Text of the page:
The conventional wisdom among many journalists and opinion writers is that mid-term polls don’t matter much in assessing election outcomes (For example, see Dennis Shanahan in The Australian, October 6, 2006) Voters, they assume, behave differently anytime short of a few weeks before an election - mid-term they are not switched on to politics, governments can pork-barrel in the campaign, come the election voters prefer the incumbent in good economic times, and so on.
This wisdom has been very much to the fore in Australia over the past decade, particularly in The Australian newspaper and other Murdoch outlets. I agree that polls have to be read with caution and that what voters tell opinion pollsters can be different to how they behave in the ballot box.
But many commentators have elevated to almost mythical status John Howard’s campaigning ability rationalising that, in spite of mid-term polls, the punters are still more likely to favour him on election day (For example, Paul Kelly in The Australian, October 18, 2006). They certainly had the bookmakers in as, despite the Coalition being behind Labor during most of 2006 on a two-party preferred basis, Howard’s team was consistently long odds on to be returned. (But maybe the bookies are finally getting the message that opinion polls do actually count for something: at the time of writing Centrebet at last has the two parties neck and neck.)
I always treat individual opinion polls with caution and prefer to look for trends over time. In the chart below (using data from Newspoll) I compare the Coalition’s two-party preferred (2pp) performance for the (almost) two years leading up to the October 2004 election, with the same timeframe, to-date, for the current cycle.
I think the comparison valid as most predict an election in October 2007, or a month either side. So it is appropriate to see where we are now at the same stage as 2004. The purpose is to try and see how the “Howard always overcomes bad polls” thesis stacks up.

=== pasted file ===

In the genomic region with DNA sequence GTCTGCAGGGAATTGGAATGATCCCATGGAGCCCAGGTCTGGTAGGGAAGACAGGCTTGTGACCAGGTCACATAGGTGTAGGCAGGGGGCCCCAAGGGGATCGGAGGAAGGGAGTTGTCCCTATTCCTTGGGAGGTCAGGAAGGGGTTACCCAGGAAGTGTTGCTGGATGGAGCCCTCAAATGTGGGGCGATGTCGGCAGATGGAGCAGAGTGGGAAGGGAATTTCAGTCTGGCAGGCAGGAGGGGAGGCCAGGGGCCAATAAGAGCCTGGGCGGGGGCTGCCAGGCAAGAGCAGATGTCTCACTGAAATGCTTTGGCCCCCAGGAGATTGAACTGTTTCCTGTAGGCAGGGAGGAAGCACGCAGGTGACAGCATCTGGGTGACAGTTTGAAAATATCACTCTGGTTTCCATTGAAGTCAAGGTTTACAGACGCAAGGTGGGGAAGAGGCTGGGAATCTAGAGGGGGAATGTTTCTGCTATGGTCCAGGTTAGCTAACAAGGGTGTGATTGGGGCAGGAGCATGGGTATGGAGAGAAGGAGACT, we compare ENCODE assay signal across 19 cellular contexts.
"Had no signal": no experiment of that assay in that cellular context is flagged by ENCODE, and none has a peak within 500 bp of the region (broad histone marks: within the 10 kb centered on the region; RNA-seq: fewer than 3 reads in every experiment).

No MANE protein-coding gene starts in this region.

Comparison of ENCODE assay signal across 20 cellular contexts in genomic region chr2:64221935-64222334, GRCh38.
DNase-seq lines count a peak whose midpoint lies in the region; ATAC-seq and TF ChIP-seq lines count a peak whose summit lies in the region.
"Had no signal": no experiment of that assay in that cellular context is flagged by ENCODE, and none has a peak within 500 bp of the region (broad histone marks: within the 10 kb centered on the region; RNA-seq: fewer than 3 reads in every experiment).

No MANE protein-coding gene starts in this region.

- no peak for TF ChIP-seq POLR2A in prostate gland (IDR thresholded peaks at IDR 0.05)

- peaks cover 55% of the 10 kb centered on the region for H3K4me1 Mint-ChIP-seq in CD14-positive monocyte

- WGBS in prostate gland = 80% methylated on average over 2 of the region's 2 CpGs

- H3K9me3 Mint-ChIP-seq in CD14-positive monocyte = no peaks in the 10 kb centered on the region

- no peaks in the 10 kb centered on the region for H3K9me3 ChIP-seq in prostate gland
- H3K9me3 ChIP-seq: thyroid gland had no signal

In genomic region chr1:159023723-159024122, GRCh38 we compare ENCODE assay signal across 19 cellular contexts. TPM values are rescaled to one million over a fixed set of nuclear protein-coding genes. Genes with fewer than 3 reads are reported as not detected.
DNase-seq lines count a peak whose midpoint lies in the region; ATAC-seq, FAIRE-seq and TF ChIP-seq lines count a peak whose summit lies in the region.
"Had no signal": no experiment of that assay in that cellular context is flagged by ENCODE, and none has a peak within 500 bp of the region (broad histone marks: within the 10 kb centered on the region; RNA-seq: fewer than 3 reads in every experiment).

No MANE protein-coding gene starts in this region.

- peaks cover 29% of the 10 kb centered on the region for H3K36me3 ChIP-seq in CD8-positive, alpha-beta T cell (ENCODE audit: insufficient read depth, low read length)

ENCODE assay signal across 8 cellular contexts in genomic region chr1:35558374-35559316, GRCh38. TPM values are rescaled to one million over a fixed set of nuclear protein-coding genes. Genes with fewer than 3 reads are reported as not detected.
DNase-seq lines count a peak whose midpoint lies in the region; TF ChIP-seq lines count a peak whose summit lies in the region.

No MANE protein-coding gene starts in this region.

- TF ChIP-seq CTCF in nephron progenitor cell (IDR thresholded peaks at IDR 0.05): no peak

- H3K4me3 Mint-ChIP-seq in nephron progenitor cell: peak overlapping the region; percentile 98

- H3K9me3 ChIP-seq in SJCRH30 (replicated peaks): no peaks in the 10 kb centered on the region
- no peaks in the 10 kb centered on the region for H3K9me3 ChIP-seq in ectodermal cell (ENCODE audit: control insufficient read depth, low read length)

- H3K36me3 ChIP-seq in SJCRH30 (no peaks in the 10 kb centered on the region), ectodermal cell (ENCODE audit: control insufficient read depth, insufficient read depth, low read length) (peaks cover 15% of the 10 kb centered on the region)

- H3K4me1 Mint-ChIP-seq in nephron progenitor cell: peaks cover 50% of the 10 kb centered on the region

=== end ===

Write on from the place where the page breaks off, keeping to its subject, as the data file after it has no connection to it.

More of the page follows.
I could have chosen comparisons with other cycles, but settled on the 2004 election lead-up because I believe the most valid comparisons in politics are recent comparisons - too many social and economic variables change the longer the time frame. For example, the 2001 election was uniquely influenced by the Tampa incident and New York attacks, and in 1998 Howard lost on the 2pp and only scraped in (although Howard winning these two elections has gone along way to building his mythology).
The main point that the chart illustrates is that, although the Coalition holds a similar position at around 45 per cent 2pp in both cycles at about now (February-March), in the 12 months prior it travelled much better in 2003 than 2006. During 2003 there was scarcely a point where the Coalition was below 50 2pp percentage points, while in 2006 there is scarcely a point where it was above.
“So what!” might the orthodox thinkers respond. Howard recovered from this position last time, and he can do it again. Maybe, but I think there are good reasons to think there is more to it than that.
First, the chart indicates that John Howard spent much more political capital during 2006 than he did in 2003. Sure, he may have been at a low point in March 2004, but he had the glory of the previous 12 months to fall back on. Voters were used to him being on top and used to Labor being, frankly, hopeless. They dumped Howard briefly for the exotic Mark Latham, but quickly came to their senses during the campaign. Howard, my argument goes, had good form “in the bank” and was able to draw on it when needed.
Contrast that to the present situation. A sin of many writers has been to discount Labor’s dominant poll position, under Kim Beazley, over Howard during most of 2006. While these commentators were blithely ignoring what their own eyes should have seen, the voters were quietly spending John Howard’s political capital.
That is one factor, I believe, that has helped Kevin Rudd sustain his dominating poll position: Beazley shifted the voters’ mind set over to Labor during 2006, leaving Rudd the easier task to build on the status quo, whereas Latham had to change it. It is in the polls to read, but few see it.
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